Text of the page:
November is Diabetes Awareness Month

Diabetes is and is the seventh leading cause of death in the United States. Did you know approximately 311,554 (6.9% of the adult population) in Colorado have diagnosed diabetes, and that every year approximately 34,291 people are newly diagnosed?  In addition, there are approximately 117,000 people who have undiagnosed diabetes and an astounding 1,444,000 people who have prediabetes.

Understanding what diabetes is and how it affects your body are key to awareness.  There are two main components of diabetes: glucose, and insulin.  Glucose is a fancy medical word for sugar.  Glucose is essential to our bodies; our cells use it for energy.  You can get glucose from multiple different food sources.  Sugar is found naturally in complex carbohydrates like grains, fruits, and some vegetables; and is also added in carbohydrates such as pastas and artificial sweeteners.  Our body converts any sugars (natural and artificial) to glucose.  The glucose is then picked up by Insulin.  Insulin is a hormone that is required to move glucose from your bloodstream into your cells where it is used for energy.  This means that insulin is necessary to sustain life since glucose is the body’s primary form of energy.  Insulin regulates the amount of glucose in your bloodstream.  Too much glucose and not enough insulin to regulate is called Diabetes.  There are several types of diabetes: Type 1, Type 2, Prediabetes, and gestational diabetes. Below are descriptions of each.

Type 1 diabetes – a condition that develops in response to an immune reaction, and it cannot be prevented. Your body either does not produce enough insulin or doesn’t produce insulin at all.  People with type 1 diabetes must take insulin multiple times daily to survive and maintain healthy blood sugar levels.

Type 2 diabetes – the body still produces insulin, but cells have become resistant to its effect.  This is called insulin resistance and means the body isn’t working as it should to move glucose from the blood into cells.  This type of diabetes can be prevented and treated with diet, exercise, and other lifestyle factors, but often medicine is required as well.  Type 2 diabetes is by far the most prevalent form of diagnosed diabetes.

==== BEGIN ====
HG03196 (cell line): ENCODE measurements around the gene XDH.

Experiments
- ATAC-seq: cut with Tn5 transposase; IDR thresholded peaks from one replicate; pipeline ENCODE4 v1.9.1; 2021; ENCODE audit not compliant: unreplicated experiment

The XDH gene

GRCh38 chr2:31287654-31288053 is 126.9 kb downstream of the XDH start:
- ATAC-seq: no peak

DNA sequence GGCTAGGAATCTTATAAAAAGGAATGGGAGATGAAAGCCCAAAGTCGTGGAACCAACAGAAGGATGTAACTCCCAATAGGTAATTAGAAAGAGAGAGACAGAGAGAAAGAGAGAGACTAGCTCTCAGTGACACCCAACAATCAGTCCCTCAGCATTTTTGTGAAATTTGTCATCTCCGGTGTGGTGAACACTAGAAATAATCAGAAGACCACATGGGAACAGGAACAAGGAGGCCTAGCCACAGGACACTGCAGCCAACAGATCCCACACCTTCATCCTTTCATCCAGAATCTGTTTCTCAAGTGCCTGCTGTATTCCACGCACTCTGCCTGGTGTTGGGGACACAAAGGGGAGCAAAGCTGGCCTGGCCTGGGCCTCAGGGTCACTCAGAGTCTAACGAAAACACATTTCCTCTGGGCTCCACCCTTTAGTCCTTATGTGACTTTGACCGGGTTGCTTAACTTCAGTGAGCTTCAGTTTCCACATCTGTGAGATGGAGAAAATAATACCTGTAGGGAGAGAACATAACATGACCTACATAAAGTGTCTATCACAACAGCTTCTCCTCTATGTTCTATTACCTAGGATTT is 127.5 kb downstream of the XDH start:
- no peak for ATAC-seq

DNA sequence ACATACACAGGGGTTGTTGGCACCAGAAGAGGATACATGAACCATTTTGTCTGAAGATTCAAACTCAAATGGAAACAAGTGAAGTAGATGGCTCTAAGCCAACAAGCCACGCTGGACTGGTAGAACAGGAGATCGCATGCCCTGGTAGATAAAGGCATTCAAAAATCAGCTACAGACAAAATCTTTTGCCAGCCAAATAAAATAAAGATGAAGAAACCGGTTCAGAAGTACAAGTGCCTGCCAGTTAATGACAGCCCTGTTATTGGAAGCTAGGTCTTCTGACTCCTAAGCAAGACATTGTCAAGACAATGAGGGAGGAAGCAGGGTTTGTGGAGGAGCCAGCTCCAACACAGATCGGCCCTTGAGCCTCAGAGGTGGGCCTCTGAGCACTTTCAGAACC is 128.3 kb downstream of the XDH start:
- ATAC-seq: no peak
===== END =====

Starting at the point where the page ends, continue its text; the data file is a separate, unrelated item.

Prediabetes – is diagnosed when a person’s HgbA1c is between 5.7% and 6.4% – this indicates that a person’s blood sugar is higher than normal, but not yet high enough to be diagnosed as diabetes.  Prediabetes is reversible!!  This diagnosis increases the risk of developing type 2 diabetes, heart disease, and stroke.  Because you likely will not have symptoms with prediabetes, you can have it for years without knowing it.

Risk Factors – Common risk factors include family history (parent or sibling) that has diabetes, being overweight, being over 45 years old, little or no physical activity (less than 3 times per week), ever having gestational diabetes or belonging to one of the following ethnic groups: African Americans, Hispanic/Latino Americans, American Indians, Pacific Islanders, and some Asian Americans.

What can you do?  Get a regular annual physical with your PCP (Primary Care Physician), get moderate physical activity at least 4-5 days per week (30 minutes), eat a healthy diet, and know your risk factors.  Included in your annual physical is routine blood work that can detect diabetes before you have symptoms, such as Hemoglobin A1c.  This is a blood test that correlates to a person’s average daily blood sugar from the previous three months and is used as the primary diagnostic marker for diabetes.  A normal result for a person without diabetes is less than 5.7%, and diabetes is normally diagnosed at a level of 6.5%.

If you have diabetes or prediabetes and want to learn more about how you can better manage your health, please talk with your doctor.


The Burden of Diabetes in Colorado. Accessed via the American Diabetes Association website on October 24, 2022:


New Patient Inquiry / Non-Medical Questions


* All indicated fields must be completed.
Please include non-medical questions and correspondence only.

Quick Links


Call us 24 hours a day, 7 days a week.
Mon – Fri: 7:30am - 5pm
Sat: 8am - 12pm
Sat Lab & X-Ray hours: 8am - 12pm (West office only)

Our Locations

(970) 356-6928

Get Directions

(970) 353-2801

Get Directions

more Locations

(970) 587-7738

Get Directions

(970) 378-8088

Get Directions

Accessibility Toolbar